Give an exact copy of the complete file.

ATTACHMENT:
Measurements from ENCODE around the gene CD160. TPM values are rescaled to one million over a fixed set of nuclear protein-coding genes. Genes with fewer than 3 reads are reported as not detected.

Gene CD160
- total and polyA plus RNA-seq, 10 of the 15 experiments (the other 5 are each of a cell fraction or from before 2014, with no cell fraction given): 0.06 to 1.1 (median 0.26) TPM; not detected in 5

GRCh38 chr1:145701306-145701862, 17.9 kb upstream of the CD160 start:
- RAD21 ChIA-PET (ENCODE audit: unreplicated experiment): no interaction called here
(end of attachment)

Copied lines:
Measurements from ENCODE around the gene CD160. TPM values are rescaled to one million over a fixed set of nuclear protein-coding genes. Genes with fewer than 3 reads are reported as not detected.

Gene CD160
- total and polyA plus RNA-seq, 10 of the 15 experiments (the other 5 are each of a cell fraction or from before 2014, with no cell fraction given): 0.06 to 1.1 (median 0.26) TPM; not detected in 5

GRCh38 chr1:145701306-145701862, 17.9 kb upstream of the CD160 start:
- RAD21 ChIA-PET (ENCODE audit: unreplicated experiment): no interaction called here